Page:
Background: Host inflammation contributes to determine whether SARS-CoV-2 infection causes mild or life-threatening disease. Tools are needed for early risk assessment.Methods: We studied in 111 COVID-19 patients prospectively followed at a single reference Hospital fifty-three potential biomarkers including alarmins, cytokines, adipocytokines and growth factors, humoral innate immune and neuroendocrine molecules and regulators of iron metabolism. Biomarkers at hospital admission together with age, degree of hypoxia, neutrophil to lymphocyte ratio (NLR), lactate dehydrogenase (LDH), C-reactive protein (CRP) and creatinine were analysed within a data-driven approach to classify patients with respect to survival and ICU outcomes. Classification and regression tree (CART) models were used to identify prognostic biomarkers.Results: Among the fifty-three potential biomarkers, the classification tree analysis selected CXCL10 at hospital admission, in combination with NLR and time from onset, as the best predictor of ICU transfer (AUC [95% CI] = 0.8374 [0.6233-0.8435]), while it was selected alone to predict death (AUC [95% CI] = 0.7334 [0.7547-0.9201]). CXCL10 concentration abated in COVID-19 survivors after healing and discharge from the hospital.Conclusions: CXCL10 results from a data-driven analysis, that accounts for presence of confounding factors, as the most robust predictive biomarker of patient outcome in COVID-19. Graphic abstract

CXCL10 levels at hospital admission predict COVID-19 outcome: hierarchical assessment of 53 putative inflammatory biomarkers in an observational study

De Lorenzo, Rebecca;Rancoita, Paola M V;Cugnata, Federica;Benedetti, Francesco;Bianchi, Marco E;Bonini, Chiara;Conte, Caterina;Corti, Angelo;Furlan, Roberto;Ciceri, Fabio;Rovere-Querini, Patrizia;Di Serio, Clelia;Manfredi, Angelo A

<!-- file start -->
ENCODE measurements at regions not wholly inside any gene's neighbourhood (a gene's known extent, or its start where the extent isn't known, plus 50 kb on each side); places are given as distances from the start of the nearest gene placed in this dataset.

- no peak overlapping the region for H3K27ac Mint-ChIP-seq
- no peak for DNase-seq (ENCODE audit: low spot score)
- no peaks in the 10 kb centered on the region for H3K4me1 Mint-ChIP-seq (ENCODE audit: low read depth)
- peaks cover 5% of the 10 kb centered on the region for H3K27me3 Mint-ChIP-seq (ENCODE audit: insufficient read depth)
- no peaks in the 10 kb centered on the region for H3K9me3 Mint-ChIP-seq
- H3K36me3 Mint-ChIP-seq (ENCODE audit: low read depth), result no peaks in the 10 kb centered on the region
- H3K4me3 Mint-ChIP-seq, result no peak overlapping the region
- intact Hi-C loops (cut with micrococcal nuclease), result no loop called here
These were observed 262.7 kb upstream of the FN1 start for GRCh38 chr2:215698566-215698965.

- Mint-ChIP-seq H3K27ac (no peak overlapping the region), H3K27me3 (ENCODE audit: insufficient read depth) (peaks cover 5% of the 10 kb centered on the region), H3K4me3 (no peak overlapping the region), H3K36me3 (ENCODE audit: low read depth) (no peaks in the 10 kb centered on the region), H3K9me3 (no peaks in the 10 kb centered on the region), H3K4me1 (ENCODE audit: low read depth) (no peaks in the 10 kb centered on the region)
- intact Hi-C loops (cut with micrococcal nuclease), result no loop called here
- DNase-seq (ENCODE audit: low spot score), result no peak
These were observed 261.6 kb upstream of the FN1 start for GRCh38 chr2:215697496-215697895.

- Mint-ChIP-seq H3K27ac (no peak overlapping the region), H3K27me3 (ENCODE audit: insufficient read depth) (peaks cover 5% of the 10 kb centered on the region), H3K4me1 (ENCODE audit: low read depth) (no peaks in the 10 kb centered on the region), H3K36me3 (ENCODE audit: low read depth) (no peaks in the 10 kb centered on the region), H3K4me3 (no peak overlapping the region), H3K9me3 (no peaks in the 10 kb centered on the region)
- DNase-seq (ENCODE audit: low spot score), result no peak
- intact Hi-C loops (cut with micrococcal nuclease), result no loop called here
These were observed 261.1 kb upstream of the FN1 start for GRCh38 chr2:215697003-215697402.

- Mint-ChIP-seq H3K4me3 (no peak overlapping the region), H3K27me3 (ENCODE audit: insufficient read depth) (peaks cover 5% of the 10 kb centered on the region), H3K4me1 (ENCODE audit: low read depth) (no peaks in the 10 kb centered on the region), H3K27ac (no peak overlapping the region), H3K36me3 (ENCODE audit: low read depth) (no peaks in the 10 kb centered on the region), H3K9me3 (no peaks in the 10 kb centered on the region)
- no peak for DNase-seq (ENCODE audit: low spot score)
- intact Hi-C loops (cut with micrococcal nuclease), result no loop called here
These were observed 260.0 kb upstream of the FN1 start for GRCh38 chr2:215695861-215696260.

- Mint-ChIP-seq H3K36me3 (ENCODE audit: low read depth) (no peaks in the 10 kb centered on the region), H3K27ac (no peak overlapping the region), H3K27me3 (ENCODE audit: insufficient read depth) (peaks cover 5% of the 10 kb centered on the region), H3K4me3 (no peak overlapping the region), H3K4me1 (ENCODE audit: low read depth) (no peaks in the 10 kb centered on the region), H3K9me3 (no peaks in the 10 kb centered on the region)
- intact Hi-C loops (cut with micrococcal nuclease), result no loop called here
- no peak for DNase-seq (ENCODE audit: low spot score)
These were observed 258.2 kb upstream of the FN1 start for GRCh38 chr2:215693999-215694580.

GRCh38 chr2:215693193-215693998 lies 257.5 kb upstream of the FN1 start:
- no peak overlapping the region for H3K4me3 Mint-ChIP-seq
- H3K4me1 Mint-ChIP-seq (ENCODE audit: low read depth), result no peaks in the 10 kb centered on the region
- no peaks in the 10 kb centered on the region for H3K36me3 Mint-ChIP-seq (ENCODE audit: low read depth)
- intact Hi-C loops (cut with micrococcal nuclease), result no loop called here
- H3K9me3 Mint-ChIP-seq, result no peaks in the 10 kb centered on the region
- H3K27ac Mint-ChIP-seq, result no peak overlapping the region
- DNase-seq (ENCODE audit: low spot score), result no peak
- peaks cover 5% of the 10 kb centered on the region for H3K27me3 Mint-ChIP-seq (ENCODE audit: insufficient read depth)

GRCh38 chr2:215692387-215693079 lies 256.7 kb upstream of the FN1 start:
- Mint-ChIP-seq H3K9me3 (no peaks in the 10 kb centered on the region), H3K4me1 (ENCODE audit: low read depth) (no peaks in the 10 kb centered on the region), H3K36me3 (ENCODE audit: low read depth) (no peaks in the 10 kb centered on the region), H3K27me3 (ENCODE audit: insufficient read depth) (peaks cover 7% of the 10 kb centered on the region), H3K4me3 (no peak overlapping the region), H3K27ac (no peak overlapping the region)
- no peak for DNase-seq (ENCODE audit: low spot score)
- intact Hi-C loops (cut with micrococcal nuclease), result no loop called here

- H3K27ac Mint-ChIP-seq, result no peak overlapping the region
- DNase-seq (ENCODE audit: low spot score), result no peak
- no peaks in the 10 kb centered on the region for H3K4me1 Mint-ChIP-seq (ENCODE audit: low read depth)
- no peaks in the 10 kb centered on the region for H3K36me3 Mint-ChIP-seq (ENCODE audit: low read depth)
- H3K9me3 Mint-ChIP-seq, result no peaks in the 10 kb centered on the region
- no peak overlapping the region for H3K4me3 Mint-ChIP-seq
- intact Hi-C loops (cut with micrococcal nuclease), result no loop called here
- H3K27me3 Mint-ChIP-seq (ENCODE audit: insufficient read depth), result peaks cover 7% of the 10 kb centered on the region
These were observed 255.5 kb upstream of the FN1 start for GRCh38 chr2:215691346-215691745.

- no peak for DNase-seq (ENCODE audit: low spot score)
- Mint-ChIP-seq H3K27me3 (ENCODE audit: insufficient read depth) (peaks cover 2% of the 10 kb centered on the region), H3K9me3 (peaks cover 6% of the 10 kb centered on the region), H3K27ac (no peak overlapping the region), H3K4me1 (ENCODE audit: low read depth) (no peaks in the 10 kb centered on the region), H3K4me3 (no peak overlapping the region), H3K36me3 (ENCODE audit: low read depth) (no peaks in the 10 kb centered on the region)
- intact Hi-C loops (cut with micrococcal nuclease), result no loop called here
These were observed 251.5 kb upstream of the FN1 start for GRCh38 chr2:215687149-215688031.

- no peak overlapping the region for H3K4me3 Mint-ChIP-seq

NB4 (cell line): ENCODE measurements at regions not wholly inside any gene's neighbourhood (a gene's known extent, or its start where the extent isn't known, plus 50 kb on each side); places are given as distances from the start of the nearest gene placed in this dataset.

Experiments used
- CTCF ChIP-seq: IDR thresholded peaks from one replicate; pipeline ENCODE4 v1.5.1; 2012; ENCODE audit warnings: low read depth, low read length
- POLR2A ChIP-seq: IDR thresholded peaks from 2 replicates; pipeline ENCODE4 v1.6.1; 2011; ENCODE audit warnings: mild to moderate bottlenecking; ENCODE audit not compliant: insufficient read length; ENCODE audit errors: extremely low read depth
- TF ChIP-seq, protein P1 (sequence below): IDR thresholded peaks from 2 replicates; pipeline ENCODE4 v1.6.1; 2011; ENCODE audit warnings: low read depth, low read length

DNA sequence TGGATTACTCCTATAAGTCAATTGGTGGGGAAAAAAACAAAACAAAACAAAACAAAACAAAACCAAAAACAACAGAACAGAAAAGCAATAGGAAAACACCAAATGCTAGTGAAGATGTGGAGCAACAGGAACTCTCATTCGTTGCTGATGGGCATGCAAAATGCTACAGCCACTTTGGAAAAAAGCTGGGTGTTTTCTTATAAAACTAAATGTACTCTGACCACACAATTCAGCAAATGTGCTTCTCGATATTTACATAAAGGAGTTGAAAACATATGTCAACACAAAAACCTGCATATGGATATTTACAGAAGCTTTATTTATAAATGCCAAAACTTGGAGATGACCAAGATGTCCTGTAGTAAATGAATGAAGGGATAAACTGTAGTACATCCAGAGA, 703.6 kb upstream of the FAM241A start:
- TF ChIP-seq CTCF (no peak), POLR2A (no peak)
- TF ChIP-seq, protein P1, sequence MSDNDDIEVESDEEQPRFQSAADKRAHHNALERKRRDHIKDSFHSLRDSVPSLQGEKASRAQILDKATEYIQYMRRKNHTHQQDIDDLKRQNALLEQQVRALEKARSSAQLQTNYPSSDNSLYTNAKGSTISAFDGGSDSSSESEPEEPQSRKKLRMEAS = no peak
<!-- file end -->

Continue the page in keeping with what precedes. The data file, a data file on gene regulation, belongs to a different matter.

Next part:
2021-01-01

Abstract

Background: Host inflammation contributes to determine whether SARS-CoV-2 infection causes mild or life-threatening disease. Tools are needed for early risk assessment.Methods: We studied in 111 COVID-19 patients prospectively followed at a single reference Hospital fifty-three potential biomarkers including alarmins, cytokines, adipocytokines and growth factors, humoral innate immune and neuroendocrine molecules and regulators of iron metabolism. Biomarkers at hospital admission together with age, degree of hypoxia, neutrophil to lymphocyte ratio (NLR), lactate dehydrogenase (LDH), C-reactive protein (CRP) and creatinine were analysed within a data-driven approach to classify patients with respect to survival and ICU outcomes. Classification and regression tree (CART) models were used to identify prognostic biomarkers.Results: Among the fifty-three potential biomarkers, the classification tree analysis selected CXCL10 at hospital admission, in combination with NLR and time from onset, as the best predictor of ICU transfer (AUC [95% CI] = 0.8374 [0.6233-0.8435]), while it was selected alone to predict death (AUC [95% CI] = 0.7334 [0.7547-0.9201]). CXCL10 concentration abated in COVID-19 survivors after healing and discharge from the hospital.Conclusions: CXCL10 results from a data-driven analysis, that accounts for presence of confounding factors, as the most robust predictive biomarker of patient outcome in COVID-19. Graphic abstract
2021
Biomarkers
COVID-19 severity predictors
CXCL10
Decision tree
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Utilizza questo identificativo per citare o creare un link a questo documento: https://hdl.handle.net/20.500.11768/120599
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